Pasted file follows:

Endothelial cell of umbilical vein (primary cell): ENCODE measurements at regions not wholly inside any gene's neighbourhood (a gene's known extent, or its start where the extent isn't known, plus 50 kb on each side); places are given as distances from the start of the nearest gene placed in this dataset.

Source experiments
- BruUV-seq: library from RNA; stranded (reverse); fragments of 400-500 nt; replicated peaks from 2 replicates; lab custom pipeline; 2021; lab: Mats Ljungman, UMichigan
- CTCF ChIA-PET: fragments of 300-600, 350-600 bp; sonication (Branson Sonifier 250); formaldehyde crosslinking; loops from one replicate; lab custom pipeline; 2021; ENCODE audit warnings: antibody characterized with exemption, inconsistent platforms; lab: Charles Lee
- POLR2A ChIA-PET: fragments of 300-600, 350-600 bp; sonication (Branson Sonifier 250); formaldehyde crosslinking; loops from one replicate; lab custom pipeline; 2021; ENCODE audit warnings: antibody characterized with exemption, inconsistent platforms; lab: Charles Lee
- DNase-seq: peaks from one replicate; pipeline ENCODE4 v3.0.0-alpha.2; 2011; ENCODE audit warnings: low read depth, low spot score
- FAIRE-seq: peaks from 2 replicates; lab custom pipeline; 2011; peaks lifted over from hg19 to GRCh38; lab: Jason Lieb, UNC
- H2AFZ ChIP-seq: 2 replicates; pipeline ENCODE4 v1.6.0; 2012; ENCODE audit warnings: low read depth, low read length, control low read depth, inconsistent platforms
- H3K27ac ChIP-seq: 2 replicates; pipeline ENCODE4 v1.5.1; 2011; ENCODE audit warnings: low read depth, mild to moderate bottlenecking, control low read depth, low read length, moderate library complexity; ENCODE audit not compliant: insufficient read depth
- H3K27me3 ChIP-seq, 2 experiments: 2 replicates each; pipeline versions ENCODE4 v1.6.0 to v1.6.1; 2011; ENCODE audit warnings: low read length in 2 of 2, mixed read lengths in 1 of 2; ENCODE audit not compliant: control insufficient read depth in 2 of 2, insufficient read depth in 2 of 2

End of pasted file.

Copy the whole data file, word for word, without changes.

Endothelial cell of umbilical vein (primary cell): ENCODE measurements at regions not wholly inside any gene's neighbourhood (a gene's known extent, or its start where the extent isn't known, plus 50 kb on each side); places are given as distances from the start of the nearest gene placed in this dataset.

Source experiments
- BruUV-seq: library from RNA; stranded (reverse); fragments of 400-500 nt; replicated peaks from 2 replicates; lab custom pipeline; 2021; lab: Mats Ljungman, UMichigan
- CTCF ChIA-PET: fragments of 300-600, 350-600 bp; sonication (Branson Sonifier 250); formaldehyde crosslinking; loops from one replicate; lab custom pipeline; 2021; ENCODE audit warnings: antibody characterized with exemption, inconsistent platforms; lab: Charles Lee
- POLR2A ChIA-PET: fragments of 300-600, 350-600 bp; sonication (Branson Sonifier 250); formaldehyde crosslinking; loops from one replicate; lab custom pipeline; 2021; ENCODE audit warnings: antibody characterized with exemption, inconsistent platforms; lab: Charles Lee
- DNase-seq: peaks from one replicate; pipeline ENCODE4 v3.0.0-alpha.2; 2011; ENCODE audit warnings: low read depth, low spot score
- FAIRE-seq: peaks from 2 replicates; lab custom pipeline; 2011; peaks lifted over from hg19 to GRCh38; lab: Jason Lieb, UNC
- H2AFZ ChIP-seq: 2 replicates; pipeline ENCODE4 v1.6.0; 2012; ENCODE audit warnings: low read depth, low read length, control low read depth, inconsistent platforms
- H3K27ac ChIP-seq: 2 replicates; pipeline ENCODE4 v1.5.1; 2011; ENCODE audit warnings: low read depth, mild to moderate bottlenecking, control low read depth, low read length, moderate library complexity; ENCODE audit not compliant: insufficient read depth
- H3K27me3 ChIP-seq, 2 experiments: 2 replicates each; pipeline versions ENCODE4 v1.6.0 to v1.6.1; 2011; ENCODE audit warnings: low read length in 2 of 2, mixed read lengths in 1 of 2; ENCODE audit not compliant: control insufficient read depth in 2 of 2, insufficient read depth in 2 of 2